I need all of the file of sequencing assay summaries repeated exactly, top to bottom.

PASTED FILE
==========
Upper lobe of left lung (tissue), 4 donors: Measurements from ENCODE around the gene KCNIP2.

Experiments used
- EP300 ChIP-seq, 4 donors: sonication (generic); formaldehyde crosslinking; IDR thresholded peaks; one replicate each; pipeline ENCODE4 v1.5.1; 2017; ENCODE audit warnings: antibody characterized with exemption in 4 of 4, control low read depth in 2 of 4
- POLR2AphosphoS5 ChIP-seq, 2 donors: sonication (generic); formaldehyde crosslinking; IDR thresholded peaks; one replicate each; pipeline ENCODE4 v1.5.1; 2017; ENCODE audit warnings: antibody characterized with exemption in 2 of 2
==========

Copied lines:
Upper lobe of left lung (tissue), 4 donors: Measurements from ENCODE around the gene KCNIP2.

Experiments used
- EP300 ChIP-seq, 4 donors: sonication (generic); formaldehyde crosslinking; IDR thresholded peaks; one replicate each; pipeline ENCODE4 v1.5.1; 2017; ENCODE audit warnings: antibody characterized with exemption in 4 of 4, control low read depth in 2 of 4
- POLR2AphosphoS5 ChIP-seq, 2 donors: sonication (generic); formaldehyde crosslinking; IDR thresholded peaks; one replicate each; pipeline ENCODE4 v1.5.1; 2017; ENCODE audit warnings: antibody characterized with exemption in 2 of 2